Hours passed as Flannery nursed Nigel back to a more familiar reality; steadily rising from his private purgatory; summoned from limbo. The negative creep reversed, a worldly rebirth had begun.
When the time was right, the two of them climbed the uppermost steps of the tower which rose up into the lantern room. Nigel was surprised by the overwhelming glare of the November sunshine that met him, amplified as it was by a series of huge, many-faceted annular lenses that filled the restricted space. It was too soon yet to identify any colours. The bewildering world of white resembled a photographic print developing in a darkroom tray: stark white paper which slowly passed through gradations of grey, solidifying to reveal the subject.
“I can’t believe how bright it is in here!”
On seeing Nigel dazzled by the concentrated daylight, Flannery passed him a pair of sunglasses. “Here. You might need these for a while.”
The black wraparound shades leant him the appearance of a blind soul singer or a shy, paparazzi-dodging celebrity. “Thanks.”
Staring through the lattice of storm panes that surrounded him, Nigel felt the disorientating sensation that he was standing inside a curiously round and elevated greenhouse in the sky. After a few minutes, his eyes slowly became accustomed to the light and he began to make out familiar shapes along the coastline and over on the mainland. Then he looked back inside at the radiating rings of the lens nearest to him, and by gradually moving his position of view became fascinated by the magical rainbow of iridescent colours that ran along the circular surfaces as they caught the sun.
Flannery pointed towards a building that lay inland from the nearest bay.
“See that bungalow? That’s the one I was telling you about earlier; the guest house.”
“Oh yeah,” he replied, squinting, “I’d like to have a proper look at it before I leave.”
“No problem. We could go after lunch if you like. Have you got your appetite back yet?”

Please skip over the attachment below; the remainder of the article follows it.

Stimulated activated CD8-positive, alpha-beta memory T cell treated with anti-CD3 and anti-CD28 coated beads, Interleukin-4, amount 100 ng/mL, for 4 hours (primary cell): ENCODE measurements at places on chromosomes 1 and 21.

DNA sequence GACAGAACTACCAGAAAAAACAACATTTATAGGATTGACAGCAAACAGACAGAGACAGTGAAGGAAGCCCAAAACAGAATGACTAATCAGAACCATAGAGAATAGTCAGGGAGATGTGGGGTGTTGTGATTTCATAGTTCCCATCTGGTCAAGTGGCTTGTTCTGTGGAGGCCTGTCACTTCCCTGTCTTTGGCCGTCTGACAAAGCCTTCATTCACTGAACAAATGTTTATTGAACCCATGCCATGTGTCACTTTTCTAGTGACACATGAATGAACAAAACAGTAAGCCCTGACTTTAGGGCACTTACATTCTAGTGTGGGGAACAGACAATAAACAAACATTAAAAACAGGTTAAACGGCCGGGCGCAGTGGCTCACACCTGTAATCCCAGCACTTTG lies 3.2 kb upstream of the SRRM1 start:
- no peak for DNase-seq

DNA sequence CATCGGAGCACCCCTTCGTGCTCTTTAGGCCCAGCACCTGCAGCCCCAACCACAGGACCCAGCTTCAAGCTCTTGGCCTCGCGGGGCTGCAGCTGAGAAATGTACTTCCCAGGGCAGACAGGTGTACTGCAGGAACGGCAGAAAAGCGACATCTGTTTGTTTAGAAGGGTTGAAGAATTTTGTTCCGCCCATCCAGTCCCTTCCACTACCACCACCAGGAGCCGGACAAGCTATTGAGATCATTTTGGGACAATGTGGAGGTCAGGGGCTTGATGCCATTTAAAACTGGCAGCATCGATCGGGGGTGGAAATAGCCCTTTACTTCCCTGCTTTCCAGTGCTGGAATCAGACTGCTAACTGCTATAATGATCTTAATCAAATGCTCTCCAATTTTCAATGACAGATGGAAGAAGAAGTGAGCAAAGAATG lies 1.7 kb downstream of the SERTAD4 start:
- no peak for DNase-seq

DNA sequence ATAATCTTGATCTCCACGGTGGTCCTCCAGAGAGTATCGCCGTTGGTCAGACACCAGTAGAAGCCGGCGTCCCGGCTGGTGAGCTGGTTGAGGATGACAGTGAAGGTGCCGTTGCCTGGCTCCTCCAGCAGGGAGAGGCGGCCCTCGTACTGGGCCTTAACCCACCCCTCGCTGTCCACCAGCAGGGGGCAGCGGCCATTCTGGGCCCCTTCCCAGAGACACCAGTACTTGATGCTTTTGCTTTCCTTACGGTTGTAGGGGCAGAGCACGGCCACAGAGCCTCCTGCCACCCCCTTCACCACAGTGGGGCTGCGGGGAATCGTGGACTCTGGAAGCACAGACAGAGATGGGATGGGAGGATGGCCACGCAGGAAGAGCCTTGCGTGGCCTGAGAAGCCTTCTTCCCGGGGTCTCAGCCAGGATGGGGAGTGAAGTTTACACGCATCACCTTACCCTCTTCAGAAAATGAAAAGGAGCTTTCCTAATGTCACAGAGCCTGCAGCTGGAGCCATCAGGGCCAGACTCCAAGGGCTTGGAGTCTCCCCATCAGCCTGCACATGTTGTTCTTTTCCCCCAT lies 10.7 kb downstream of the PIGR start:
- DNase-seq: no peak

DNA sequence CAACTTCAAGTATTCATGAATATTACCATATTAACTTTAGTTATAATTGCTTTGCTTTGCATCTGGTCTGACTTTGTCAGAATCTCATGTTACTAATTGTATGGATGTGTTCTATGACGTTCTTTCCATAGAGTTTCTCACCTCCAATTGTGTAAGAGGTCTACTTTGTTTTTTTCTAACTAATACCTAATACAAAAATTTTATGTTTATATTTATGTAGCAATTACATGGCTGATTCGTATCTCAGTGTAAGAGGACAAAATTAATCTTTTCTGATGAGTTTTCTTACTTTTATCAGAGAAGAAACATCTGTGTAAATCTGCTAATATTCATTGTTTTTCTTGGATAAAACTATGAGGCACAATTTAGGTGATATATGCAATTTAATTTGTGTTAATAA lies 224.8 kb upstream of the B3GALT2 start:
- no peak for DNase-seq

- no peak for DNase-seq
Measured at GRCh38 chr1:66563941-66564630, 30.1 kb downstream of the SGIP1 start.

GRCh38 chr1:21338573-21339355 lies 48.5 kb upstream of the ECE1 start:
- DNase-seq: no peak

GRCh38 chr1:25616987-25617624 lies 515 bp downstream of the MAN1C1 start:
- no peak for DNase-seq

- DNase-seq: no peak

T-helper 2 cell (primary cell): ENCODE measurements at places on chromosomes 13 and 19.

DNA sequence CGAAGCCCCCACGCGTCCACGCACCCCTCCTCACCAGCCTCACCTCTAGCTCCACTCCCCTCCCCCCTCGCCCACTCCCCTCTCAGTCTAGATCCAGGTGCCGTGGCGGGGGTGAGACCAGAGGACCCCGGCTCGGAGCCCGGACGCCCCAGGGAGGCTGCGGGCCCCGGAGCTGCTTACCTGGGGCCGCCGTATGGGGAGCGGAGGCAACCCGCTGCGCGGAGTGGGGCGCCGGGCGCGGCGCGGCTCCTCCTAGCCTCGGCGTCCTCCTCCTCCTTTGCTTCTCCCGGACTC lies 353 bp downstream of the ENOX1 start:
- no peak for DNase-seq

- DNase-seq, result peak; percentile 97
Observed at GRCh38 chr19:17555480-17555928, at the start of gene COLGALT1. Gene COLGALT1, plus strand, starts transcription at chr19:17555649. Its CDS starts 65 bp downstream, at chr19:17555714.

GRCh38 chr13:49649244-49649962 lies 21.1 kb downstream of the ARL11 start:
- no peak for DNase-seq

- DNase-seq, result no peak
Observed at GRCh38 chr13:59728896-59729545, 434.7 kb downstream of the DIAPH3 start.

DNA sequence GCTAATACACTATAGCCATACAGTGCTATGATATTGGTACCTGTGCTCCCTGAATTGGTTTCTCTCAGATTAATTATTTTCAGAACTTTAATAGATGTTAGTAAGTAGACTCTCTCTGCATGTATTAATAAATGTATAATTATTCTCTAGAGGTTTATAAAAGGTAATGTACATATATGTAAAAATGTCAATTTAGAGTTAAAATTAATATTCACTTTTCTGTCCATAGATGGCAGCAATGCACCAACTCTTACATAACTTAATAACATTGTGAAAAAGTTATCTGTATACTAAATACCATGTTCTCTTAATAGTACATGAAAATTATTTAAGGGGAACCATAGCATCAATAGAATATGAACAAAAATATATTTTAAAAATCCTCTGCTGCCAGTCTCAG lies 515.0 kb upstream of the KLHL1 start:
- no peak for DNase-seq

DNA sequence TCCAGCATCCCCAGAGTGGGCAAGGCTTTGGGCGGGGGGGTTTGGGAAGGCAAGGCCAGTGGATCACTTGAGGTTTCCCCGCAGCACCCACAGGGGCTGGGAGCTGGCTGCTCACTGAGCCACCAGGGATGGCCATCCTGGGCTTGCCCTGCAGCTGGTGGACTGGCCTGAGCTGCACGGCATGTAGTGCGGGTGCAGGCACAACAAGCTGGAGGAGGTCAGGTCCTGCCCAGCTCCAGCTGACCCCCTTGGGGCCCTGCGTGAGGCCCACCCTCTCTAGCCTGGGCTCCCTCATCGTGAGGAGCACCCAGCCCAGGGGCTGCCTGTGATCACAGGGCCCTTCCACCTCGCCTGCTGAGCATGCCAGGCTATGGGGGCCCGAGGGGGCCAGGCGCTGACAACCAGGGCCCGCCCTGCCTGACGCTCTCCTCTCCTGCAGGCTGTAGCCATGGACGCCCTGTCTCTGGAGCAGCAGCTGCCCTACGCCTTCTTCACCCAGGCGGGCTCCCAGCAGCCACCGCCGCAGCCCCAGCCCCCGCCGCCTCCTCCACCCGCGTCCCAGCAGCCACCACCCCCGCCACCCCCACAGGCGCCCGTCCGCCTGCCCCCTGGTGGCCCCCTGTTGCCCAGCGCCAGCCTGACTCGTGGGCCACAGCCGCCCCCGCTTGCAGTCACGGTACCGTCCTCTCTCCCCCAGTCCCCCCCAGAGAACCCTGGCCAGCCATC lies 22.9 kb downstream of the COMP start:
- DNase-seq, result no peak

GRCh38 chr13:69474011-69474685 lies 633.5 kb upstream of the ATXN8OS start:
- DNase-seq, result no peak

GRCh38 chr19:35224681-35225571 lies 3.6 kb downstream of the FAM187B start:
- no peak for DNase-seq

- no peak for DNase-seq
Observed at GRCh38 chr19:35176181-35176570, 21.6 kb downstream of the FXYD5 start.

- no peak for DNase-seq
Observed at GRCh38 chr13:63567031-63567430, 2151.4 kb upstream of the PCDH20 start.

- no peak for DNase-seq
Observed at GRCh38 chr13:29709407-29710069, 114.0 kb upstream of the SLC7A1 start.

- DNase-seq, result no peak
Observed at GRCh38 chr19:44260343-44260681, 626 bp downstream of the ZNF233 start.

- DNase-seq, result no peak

“Not massively, but I think I should try something, it’s been over a day now.”
Later that afternoon, still with blue skies overhead, Nigel and Flannery rolled up at the property, which lay semi-concealed by a wooded rise in the land fifty or so metres back from a lane that ran to the coast. The block walls looked thick and solid enough to survive any storm the Firth of Clyde could direct at them. A stone wall surrounded three sides of the building, enclosing a solitary palm tree, emblematic of the largely mild climate. In contrast, sheep grazed around isolated, wind-bent scrubby thickets that lay further off on more exposed moorland. The view to the south was filled by a presently calm seascape, with the distant, pyramid-shaped island of Ailsa Craig piercing the sharp horizon.
Parked in front of the bungalow was a long, yellow van. Nigel quickened his pace towards the front door. “Looks like the owners might be here; maybe they’ll let me have a look around inside.”
Flannery shook his head. “No, they drive a Shogun; and anyway they’re visiting the mainland at the moment. No, I think I know whose it is. They said a friend of theirs was keeping an eye on the place.”
Nigel pointed towards a cable running from the van to the house. He lowered his voice in case he could be overheard. “Look, it’s plugged into the mains; the exterior socket.”
Flannery called out: “Hello, anyone home?”
They both waited a few seconds for an answer but none came. Nigel shrugged his shoulders. “Must be out walking or something.”
Flannery improvised the role of estate agent as he guided Nigel clockwise around the property. There are four good sized bedrooms, including the dormer. A couple of them have en suites for the guests. The kitchen was only fitted last year.”
Nigel pressed his face up against the largest window and peered in, masking the sun with his hands. “Yeah, I can see – just about.”
“It’s only about ten minutes’ walk from the beach.”
It was clear to Flannery from Nigel’s body language that he was smitten. He was smiling and seemed utterly engrossed, investigating every angle and stretching his neck in a vain attempt to see over the trees, doing his best to gather in the whole vista.
“I’m sold. When can I move in?” he quipped.
“Are you serious about it, then?”
“Completely serious. This place, the island... everything! This is the first thing I’ve known that is absolutely right for me for as long as I can remember.”
“OK then, I’ll have a word with Chris and Carol.”
For the remainder of his time at Flannery’s, Nigel was energized, both from the ibogabeta therapy and with the anticipation of relocating to the island. He was determined it would happen, and his usual downbeat, negative outlook had made a full one-hundred-and -eighty degree turn.
Next morning, Nigel was up bright and early, in time to get to the ferry port before 8am. He thanked Flannery for everything he’d done and repeatedly made a point of assuring him he would transfer payment for the treatment into his account as soon as his dad’s money was freed up.
“I know it sounds a real cliché, but you’ve changed my life.”
“It’s good of you to say so, but most of it was down to you. I just supplied the tools for you to find the truth for yourself.”
The closest Nigel could bring himself to a hug was shaking Flannery’s arm with both his hands. “No, but I mean it.”
The way things are going I should be seeing you again soon.”
“Yeah, I really hope so. Have a good trip.”